Yesterday, I presented my review of one of the brew pubs that I visited when I was in Savannah, Georgia, last week. It was one of the two microbreweries that I sampled south of the border (the Mason-Dixon Line, that is).
Today, I review the microbrewery that I hit north of that border, in the town of Gettysburg, Pennsylvania.
Lincoln Addressed a Nation Here: Did He Quaff a Brew, Too?
Being Canadian, I never studied the American Civil War. What I knew as a kid, I learned from movies. And of the relationship between the North and South, from Bugs Bunny—oh, Belvedere!—hardly an education.
What I did know was that the toll on the United States was great, the cost of human lives unimaginable. One hundred and fifty years later, the memory of the battles lives on. And one of the greatest landmarks of the Civil War is Gettysburg.
Gettysburg is the site of a famous battle, where approximately 50,000 soldiers were laid casualties. Following the battle, Abraham Lincoln presented his famous address:
Four score and seven years ago our fathers brought forth on this continent a new nation, conceived in liberty, and dedicated to the proposition that all men are created equal.
Now we are engaged in a great civil war, testing whether that nation, or any nation, so conceived and so dedicated, can long endure. We are met on a great battle-field of that war. We have come to dedicate a portion of that field, as a final resting place for those who here gave their lives that that nation might live. It is altogether fitting and proper that we should do this.
But, in a larger sense, we can not dedicate, we can not consecrate, we can not hallow this ground. The brave men, living and dead, who struggled here, have consecrated it, far above our poor power to add or detract. The world will little note, nor long remember what we say here, but it can never forget what they did here. It is for us the living, rather, to be dedicated here to the unfinished work which they who fought here have thus far so nobly advanced. It is rather for us to be here dedicated to the great task remaining before us—that from these honored dead we take increased devotion to that cause for which they gave the last full measure of devotion—that we here highly resolve that these dead shall not have died in vain—that this nation, under God, shall have a new birth of freedom—and that government of the people, by the people, for the people, shall not perish from the earth.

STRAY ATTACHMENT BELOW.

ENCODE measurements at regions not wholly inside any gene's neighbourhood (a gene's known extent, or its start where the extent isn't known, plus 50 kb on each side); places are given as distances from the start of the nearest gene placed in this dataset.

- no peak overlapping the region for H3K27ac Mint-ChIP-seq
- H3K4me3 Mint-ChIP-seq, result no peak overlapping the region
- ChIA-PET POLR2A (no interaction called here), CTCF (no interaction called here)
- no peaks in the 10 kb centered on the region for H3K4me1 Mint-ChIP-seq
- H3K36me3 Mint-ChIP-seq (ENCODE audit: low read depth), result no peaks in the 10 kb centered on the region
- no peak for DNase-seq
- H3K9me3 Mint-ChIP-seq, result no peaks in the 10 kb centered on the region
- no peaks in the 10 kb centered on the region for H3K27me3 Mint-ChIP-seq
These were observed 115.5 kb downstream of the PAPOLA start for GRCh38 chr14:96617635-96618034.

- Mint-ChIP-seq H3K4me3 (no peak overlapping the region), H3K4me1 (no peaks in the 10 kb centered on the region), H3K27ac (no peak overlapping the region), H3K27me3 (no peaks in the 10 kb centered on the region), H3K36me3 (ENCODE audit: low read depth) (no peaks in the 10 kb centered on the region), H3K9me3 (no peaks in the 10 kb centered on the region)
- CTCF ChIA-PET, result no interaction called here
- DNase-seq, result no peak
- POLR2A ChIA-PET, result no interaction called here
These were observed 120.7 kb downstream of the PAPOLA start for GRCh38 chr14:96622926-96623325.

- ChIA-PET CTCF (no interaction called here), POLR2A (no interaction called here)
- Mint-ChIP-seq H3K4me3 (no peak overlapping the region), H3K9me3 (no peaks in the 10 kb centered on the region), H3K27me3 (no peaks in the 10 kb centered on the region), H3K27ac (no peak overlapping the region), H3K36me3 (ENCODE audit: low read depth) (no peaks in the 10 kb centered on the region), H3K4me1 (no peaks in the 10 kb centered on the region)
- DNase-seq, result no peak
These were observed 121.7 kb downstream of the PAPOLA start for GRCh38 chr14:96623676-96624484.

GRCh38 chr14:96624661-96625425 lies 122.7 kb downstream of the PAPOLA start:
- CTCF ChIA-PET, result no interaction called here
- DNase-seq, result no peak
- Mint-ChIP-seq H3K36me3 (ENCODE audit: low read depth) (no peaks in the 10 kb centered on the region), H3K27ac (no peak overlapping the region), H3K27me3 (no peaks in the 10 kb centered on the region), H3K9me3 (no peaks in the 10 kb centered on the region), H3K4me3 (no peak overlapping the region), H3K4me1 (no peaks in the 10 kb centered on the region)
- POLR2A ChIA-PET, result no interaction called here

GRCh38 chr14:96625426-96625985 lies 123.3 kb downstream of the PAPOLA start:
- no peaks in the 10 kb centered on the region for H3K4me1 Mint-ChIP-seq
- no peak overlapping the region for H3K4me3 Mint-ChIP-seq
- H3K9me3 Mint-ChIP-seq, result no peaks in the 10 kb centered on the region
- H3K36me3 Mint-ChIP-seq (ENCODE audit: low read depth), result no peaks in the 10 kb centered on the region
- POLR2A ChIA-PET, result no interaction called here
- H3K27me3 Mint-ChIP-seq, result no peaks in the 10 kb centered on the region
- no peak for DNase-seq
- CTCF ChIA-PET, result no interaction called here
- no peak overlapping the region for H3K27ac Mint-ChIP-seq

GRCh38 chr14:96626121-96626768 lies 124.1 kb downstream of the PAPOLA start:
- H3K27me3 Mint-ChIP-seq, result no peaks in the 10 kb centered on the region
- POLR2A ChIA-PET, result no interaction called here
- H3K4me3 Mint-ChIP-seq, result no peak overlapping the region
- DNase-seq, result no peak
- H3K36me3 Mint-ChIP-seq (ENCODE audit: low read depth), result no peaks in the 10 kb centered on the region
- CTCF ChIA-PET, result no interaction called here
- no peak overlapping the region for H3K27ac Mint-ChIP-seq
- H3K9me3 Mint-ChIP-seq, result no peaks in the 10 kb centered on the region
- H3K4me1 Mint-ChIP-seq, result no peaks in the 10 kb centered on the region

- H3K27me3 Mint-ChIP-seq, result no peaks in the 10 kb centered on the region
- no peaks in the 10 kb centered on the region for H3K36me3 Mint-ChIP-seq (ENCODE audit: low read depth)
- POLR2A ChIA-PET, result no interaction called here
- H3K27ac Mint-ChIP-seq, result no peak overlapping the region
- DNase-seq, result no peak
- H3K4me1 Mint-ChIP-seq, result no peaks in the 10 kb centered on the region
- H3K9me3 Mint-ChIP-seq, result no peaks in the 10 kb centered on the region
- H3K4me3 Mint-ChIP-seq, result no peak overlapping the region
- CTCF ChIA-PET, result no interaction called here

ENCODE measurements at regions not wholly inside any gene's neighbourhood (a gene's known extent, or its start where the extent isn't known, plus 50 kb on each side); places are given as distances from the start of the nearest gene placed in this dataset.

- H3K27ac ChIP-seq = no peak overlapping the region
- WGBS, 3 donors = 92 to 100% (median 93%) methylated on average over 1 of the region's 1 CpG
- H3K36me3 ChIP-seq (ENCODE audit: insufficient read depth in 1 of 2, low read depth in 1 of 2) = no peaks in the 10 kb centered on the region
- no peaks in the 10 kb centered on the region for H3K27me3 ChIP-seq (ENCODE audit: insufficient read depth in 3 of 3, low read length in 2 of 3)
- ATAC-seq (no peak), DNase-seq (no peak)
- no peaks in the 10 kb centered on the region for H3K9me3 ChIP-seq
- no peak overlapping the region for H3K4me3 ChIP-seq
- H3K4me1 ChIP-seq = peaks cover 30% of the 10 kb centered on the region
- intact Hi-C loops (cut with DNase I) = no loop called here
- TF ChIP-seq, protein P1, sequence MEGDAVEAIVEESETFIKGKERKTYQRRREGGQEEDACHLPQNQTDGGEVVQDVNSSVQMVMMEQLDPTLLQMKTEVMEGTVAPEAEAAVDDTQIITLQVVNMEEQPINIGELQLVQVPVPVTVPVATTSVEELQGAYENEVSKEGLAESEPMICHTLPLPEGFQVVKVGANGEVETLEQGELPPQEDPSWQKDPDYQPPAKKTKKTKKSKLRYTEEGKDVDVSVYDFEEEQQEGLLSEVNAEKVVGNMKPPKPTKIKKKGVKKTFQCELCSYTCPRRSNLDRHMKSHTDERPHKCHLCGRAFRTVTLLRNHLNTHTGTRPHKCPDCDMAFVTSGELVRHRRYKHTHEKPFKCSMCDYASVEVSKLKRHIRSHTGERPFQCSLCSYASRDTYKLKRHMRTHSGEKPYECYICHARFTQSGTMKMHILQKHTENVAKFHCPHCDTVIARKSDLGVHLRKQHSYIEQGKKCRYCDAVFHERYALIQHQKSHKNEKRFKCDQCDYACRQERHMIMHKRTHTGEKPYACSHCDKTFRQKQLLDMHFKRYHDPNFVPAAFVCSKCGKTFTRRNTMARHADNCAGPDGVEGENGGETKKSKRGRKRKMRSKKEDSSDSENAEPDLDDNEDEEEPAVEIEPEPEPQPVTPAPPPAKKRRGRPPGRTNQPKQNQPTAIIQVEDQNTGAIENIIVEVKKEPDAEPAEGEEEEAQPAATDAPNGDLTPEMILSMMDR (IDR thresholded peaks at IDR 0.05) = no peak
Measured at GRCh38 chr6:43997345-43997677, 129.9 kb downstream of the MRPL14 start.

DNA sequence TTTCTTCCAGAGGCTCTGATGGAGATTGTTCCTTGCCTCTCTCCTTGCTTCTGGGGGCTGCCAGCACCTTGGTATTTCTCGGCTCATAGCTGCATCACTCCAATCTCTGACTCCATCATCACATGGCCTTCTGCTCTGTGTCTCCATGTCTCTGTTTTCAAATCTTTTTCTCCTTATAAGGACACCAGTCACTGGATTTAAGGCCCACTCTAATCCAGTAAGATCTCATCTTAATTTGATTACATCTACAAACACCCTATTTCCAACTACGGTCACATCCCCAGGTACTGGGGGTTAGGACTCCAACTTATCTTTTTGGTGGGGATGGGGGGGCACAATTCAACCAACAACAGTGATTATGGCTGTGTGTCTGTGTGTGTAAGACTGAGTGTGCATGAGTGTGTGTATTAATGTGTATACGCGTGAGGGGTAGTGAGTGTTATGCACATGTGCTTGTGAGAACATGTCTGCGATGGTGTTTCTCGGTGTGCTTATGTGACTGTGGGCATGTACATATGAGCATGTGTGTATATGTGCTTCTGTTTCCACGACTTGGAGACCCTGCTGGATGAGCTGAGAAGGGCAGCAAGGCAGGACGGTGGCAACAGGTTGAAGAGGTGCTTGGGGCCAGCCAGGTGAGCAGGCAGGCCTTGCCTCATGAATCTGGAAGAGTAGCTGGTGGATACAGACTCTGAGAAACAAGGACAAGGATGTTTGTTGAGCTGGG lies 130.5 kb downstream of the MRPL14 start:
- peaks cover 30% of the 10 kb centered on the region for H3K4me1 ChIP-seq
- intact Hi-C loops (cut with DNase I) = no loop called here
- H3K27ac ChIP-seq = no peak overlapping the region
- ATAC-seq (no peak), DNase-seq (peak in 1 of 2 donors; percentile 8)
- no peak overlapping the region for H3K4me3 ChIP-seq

Today, located at the crest of Seminary Ridge right beside General Lee’s headquarters, stands a brew pub that drew my attention as I entered Gettysburg. With a town so steeped in American history, truly, there would be some legendary beer.
Camp Hill PA
The brewery is nestled out of site from the restaurant portion of the pub; so much so that I didn't think any of the beer was actually made here, that perhaps it was all made in its main brewery, in Harrisburg. And in fact, seven of the eight beers I tried were brewed in Harrisburg. The seasonal, eighth beer, was a Gettysburg brew.